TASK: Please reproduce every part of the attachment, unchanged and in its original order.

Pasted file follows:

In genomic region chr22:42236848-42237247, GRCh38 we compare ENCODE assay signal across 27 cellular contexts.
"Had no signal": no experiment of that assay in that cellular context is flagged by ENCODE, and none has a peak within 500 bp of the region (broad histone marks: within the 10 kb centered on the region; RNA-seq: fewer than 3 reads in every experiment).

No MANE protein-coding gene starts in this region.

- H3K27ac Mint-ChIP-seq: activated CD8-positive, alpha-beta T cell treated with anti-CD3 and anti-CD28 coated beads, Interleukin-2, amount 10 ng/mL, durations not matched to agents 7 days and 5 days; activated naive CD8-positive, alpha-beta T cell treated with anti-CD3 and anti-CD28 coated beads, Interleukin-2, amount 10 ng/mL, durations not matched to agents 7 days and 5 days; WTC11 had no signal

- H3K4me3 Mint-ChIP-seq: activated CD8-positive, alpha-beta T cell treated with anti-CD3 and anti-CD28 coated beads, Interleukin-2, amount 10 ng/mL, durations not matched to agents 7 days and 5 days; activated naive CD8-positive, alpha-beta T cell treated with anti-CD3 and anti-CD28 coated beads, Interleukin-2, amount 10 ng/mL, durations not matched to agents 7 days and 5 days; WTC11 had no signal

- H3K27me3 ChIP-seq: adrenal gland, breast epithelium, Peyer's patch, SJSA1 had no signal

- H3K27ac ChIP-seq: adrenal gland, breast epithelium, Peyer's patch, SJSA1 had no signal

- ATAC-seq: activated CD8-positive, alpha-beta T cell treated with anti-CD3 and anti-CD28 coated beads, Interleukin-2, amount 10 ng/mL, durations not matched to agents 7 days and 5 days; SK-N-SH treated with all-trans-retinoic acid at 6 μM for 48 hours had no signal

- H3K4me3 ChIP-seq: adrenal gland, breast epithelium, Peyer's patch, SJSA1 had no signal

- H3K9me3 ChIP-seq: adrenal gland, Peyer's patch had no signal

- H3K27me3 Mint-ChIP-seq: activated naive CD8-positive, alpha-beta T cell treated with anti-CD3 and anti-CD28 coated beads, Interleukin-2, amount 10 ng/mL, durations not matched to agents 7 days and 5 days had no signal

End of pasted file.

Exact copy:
In genomic region chr22:42236848-42237247, GRCh38 we compare ENCODE assay signal across 27 cellular contexts.
"Had no signal": no experiment of that assay in that cellular context is flagged by ENCODE, and none has a peak within 500 bp of the region (broad histone marks: within the 10 kb centered on the region; RNA-seq: fewer than 3 reads in every experiment).

No MANE protein-coding gene starts in this region.

- H3K27ac Mint-ChIP-seq: activated CD8-positive, alpha-beta T cell treated with anti-CD3 and anti-CD28 coated beads, Interleukin-2, amount 10 ng/mL, durations not matched to agents 7 days and 5 days; activated naive CD8-positive, alpha-beta T cell treated with anti-CD3 and anti-CD28 coated beads, Interleukin-2, amount 10 ng/mL, durations not matched to agents 7 days and 5 days; WTC11 had no signal

- H3K4me3 Mint-ChIP-seq: activated CD8-positive, alpha-beta T cell treated with anti-CD3 and anti-CD28 coated beads, Interleukin-2, amount 10 ng/mL, durations not matched to agents 7 days and 5 days; activated naive CD8-positive, alpha-beta T cell treated with anti-CD3 and anti-CD28 coated beads, Interleukin-2, amount 10 ng/mL, durations not matched to agents 7 days and 5 days; WTC11 had no signal

- H3K27me3 ChIP-seq: adrenal gland, breast epithelium, Peyer's patch, SJSA1 had no signal

- H3K27ac ChIP-seq: adrenal gland, breast epithelium, Peyer's patch, SJSA1 had no signal

- ATAC-seq: activated CD8-positive, alpha-beta T cell treated with anti-CD3 and anti-CD28 coated beads, Interleukin-2, amount 10 ng/mL, durations not matched to agents 7 days and 5 days; SK-N-SH treated with all-trans-retinoic acid at 6 μM for 48 hours had no signal

- H3K4me3 ChIP-seq: adrenal gland, breast epithelium, Peyer's patch, SJSA1 had no signal

- H3K9me3 ChIP-seq: adrenal gland, Peyer's patch had no signal

- H3K27me3 Mint-ChIP-seq: activated naive CD8-positive, alpha-beta T cell treated with anti-CD3 and anti-CD28 coated beads, Interleukin-2, amount 10 ng/mL, durations not matched to agents 7 days and 5 days had no signal